Godwin Emefiele, the governor of the Central Bank of Nigeria, has warned that, “Cryptocurrency or bitcoin is like a gamble, and there is a need for everybody to be very careful.” Given the nature of the assets, “we cannot as a central bank give support”.
Nigerians are among the world’s more enthusiastic users of Bitcoin. According to peer-to-peer trading platform LocalBitcoin, trading in West Africa’s biggest economy went up 1,500% in 2017. The only country where growth was bigger was China, which outlawed exchanges in September 2017, forcing cryptocurrency users onto peer-to-peer platforms.
Nigerian growth has been driven by the weakening national currency, the naira, and increasing curiosity over the potential of cryptocurrencies. Much of the initial Bitcoin adoption in the country came from a Ponzi scheme, Mavrodi Mondial Moneybox (MMM), which became hugely popular in Nigeria. When the government started closing bank accounts associated with MMM, the scheme switched to Bitcoin payments, educating a generation of Nigerians in how to use cryptocurrency.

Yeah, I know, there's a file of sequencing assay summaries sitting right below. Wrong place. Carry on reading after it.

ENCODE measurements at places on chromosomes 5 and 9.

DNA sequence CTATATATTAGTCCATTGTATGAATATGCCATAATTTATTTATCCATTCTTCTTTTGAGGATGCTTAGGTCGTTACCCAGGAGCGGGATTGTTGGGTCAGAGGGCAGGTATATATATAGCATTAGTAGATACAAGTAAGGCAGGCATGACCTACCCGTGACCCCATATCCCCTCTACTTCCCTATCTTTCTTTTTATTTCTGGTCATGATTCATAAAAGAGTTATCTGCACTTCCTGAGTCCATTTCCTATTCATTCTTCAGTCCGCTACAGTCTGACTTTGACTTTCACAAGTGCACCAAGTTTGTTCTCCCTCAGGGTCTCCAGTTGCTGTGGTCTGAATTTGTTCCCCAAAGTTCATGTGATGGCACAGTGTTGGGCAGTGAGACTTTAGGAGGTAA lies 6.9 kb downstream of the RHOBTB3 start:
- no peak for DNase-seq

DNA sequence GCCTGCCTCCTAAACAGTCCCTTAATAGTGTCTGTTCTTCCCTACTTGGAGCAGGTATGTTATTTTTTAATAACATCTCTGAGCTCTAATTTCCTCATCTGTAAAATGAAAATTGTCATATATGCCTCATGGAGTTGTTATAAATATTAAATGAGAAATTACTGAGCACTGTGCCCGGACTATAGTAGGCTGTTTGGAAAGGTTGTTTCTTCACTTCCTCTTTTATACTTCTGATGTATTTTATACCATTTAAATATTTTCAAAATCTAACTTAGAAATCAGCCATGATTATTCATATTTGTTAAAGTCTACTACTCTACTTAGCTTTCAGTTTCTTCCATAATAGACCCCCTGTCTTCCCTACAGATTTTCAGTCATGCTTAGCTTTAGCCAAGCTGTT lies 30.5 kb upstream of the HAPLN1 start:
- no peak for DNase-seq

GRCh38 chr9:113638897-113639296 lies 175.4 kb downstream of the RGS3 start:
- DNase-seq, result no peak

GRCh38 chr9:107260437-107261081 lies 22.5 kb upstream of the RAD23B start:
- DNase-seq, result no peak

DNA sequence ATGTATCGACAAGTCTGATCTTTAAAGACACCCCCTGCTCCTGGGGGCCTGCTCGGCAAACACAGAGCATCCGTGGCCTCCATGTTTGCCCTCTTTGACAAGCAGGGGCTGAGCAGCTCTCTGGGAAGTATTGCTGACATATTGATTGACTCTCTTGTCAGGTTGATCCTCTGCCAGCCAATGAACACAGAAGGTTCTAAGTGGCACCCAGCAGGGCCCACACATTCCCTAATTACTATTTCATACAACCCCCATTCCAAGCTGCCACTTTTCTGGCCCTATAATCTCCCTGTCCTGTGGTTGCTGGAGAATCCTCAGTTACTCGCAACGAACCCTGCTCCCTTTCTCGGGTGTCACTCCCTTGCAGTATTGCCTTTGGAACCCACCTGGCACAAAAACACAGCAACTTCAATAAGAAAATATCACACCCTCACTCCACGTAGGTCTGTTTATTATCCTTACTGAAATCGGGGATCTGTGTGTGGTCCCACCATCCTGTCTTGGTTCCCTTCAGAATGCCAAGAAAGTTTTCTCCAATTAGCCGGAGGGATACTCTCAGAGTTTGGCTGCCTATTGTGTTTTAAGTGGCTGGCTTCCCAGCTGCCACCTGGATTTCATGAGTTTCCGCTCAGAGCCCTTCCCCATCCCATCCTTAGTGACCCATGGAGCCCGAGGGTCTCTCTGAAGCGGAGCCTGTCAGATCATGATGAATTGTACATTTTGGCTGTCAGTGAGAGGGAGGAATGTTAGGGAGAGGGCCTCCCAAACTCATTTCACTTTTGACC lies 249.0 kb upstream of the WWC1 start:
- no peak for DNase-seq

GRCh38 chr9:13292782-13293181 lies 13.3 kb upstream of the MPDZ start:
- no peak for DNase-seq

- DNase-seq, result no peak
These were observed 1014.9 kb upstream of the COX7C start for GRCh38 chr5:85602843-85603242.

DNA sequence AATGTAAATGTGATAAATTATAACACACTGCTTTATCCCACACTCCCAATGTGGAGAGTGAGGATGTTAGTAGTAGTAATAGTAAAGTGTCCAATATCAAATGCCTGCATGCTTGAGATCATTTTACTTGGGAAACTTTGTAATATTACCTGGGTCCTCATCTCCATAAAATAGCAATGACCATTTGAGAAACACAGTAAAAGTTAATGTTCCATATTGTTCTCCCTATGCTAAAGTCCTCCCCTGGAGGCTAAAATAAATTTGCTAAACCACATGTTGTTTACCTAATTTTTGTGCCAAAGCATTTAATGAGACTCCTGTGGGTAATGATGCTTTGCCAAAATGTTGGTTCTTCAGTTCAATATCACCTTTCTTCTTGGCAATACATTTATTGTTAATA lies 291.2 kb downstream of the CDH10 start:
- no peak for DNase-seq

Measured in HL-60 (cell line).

Emefiele would not be drawn on what measures the central bank would adopt, simply saying that at some point in the future they may, “make some very concrete pronouncements as to the direction (regulation might take)”. He added that they were looking into the issue and that he had asked his, “colleagues in the research and monetary-policy department to study the market.”
The International Picture
The comments by Emefiele are just the latest in a stream of warnings coming from central bankers and regulators worldwide. British Prime Minister Theresa May last week said that cryptocurrency regulation was “something that we do need to look at”, though her comments came more from a concern about “the way they are used, particularly by criminals’, rather than a concern for investors’ funds.
Meanwhile other countries are starting to make their positions clearer. Russia and South Korea have both recently announced their regulatory approaches to cryptocurrencies, allowing the industries to operate but with certain restrictions. The situation in many other countries, for instance India, is still uncertain.